And I was another who wandered a lot as a kid. I also had a job from about age 12. I think my kids are seriously shorted in the responsibility department.

      Delete
  2. We live in a small, relatively safe town, so some of the fears of larger areas aren't as looming where we live. I think rather than a physical, go do what you want, freedom, it's digging down when kids are young, teaching them good decision making skills and right from wrong, then, as they grow older, you let go little by little. I do very very little disciplining in high school-- by then my kids' values are set and they have to learn to make healthy decisions for them. It's worked out perfectly so far and I'm so blessed by not having issues, thus far.

    ReplyDelete
    Replies
    1. You are largely right, Julie, but I think that without a certain level of physical freedom, the kids never have a chance to test their skills. Like you, I've backed off as my boys are in high school, and they continue to make good decisions. Except in the area of wanting to learn to cook. It apparently has not yet dawned on them that anyone who likes to eat should know how to cook :D

      Delete
  3. Interesting discussion. I grew up in rural Manitoba where we wandered freely and definitely learned to be responsible. I now live in an urban area where I do tend to be quite protective. I have a very different perspective though. While we were allowed to roam freely as children, we experienced the 1 in a million chance that something bad could happen. My older brother died in an unsupervised situation (while he was roaming freely) when he was 13. So, understandably, I tend to see the risks much more than most parents and am less likely to take those chances.

    I agree with Julie though that teaching your children and giving them increasing responsibility is very important. Once kids hit adolescence we have to hope that everything we've taught them will carry them through those high-risk situations they will inevitably find themselves in.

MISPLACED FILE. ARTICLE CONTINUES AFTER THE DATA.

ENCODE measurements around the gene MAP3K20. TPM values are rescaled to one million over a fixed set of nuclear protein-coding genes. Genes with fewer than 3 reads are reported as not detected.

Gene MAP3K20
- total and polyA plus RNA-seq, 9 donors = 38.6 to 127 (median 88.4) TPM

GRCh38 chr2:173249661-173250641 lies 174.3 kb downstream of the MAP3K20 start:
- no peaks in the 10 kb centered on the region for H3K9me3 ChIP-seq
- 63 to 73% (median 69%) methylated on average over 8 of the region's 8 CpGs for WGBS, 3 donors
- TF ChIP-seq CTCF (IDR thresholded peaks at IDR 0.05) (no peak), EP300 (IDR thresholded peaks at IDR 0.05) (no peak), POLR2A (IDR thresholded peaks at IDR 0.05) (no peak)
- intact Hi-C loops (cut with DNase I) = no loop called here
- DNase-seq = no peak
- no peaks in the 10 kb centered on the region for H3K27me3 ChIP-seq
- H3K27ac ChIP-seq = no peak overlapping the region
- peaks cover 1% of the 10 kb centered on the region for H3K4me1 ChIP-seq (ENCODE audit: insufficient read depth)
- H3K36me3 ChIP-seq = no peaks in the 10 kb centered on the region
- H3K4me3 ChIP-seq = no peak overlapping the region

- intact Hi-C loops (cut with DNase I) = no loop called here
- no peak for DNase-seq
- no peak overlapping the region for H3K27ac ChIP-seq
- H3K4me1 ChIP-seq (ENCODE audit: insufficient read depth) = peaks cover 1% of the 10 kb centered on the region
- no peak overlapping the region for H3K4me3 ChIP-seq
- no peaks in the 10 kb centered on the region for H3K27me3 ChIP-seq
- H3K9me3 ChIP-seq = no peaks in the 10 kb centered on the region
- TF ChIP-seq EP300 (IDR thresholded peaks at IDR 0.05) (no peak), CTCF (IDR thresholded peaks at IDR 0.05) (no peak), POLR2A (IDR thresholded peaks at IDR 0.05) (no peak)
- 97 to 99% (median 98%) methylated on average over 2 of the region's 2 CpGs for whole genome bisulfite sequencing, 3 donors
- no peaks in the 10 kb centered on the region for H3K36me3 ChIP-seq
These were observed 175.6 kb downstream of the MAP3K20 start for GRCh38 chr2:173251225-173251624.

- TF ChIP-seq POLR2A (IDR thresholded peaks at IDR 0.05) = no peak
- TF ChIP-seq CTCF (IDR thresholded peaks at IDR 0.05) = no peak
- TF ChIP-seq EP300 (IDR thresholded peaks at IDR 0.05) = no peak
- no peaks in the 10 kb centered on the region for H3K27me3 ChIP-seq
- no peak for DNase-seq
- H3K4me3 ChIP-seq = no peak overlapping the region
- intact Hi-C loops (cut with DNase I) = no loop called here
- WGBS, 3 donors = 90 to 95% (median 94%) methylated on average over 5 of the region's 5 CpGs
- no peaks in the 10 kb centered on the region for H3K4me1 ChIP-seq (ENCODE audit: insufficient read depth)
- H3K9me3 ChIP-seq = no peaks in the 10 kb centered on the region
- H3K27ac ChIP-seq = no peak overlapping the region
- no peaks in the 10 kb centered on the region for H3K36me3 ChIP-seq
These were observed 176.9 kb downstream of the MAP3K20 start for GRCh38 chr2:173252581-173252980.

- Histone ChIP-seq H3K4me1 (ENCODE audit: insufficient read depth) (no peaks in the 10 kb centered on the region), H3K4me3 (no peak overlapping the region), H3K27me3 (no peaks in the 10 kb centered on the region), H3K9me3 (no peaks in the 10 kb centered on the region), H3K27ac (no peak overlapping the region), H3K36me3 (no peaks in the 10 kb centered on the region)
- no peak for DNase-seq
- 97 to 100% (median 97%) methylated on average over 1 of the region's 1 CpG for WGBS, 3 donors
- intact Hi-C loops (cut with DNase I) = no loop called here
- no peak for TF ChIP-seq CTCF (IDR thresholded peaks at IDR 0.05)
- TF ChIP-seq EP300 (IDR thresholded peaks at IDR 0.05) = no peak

Thanks for linking into the Kid Lit Blog Hop. I've often had the same thoughts when reading stories with those "unsupervised" children!

    ReplyDelete
  4. Renee, that's a tough one. We had a close call at one point, and I had to fight for a long time against the urge to watch the kids every second. (Now that they're in high school, it's not an option in any case). A realistic risk-assessment is probably the most difficult thing for most parents. So the friend who wouldn't let her daughter walk two blocks to school had a problem seeing that the risk of obesity (and laziness?) was greater than the risk that her child would be kidnapped off the street, especially if equipped with the knowledge of what to do if anyone tried.

    ReplyDelete
  5. Oh, yeah--and I'm finding myself looking hard now at each MG book I read to see how the author has created a situation for the kid(s) to be independent!

    ReplyDelete
  6. Yes, I agree with you Rebecca about the risk assessment. The other thing I try to remain cognizant about is not to teach my children to fear absolutely everything. I think fear is one of the biggest problems we have in society. It's one thing to be aware and to be safe, it's another to be fearful. There is definitely a line there somewhere.

    ReplyDelete
    Replies
    1. Absolutely! And, like so much with parenting, we may not know if we got it right until after the fact :p

      Delete

We want to hear from you! Tell us your reactions, or whatever's on your mind.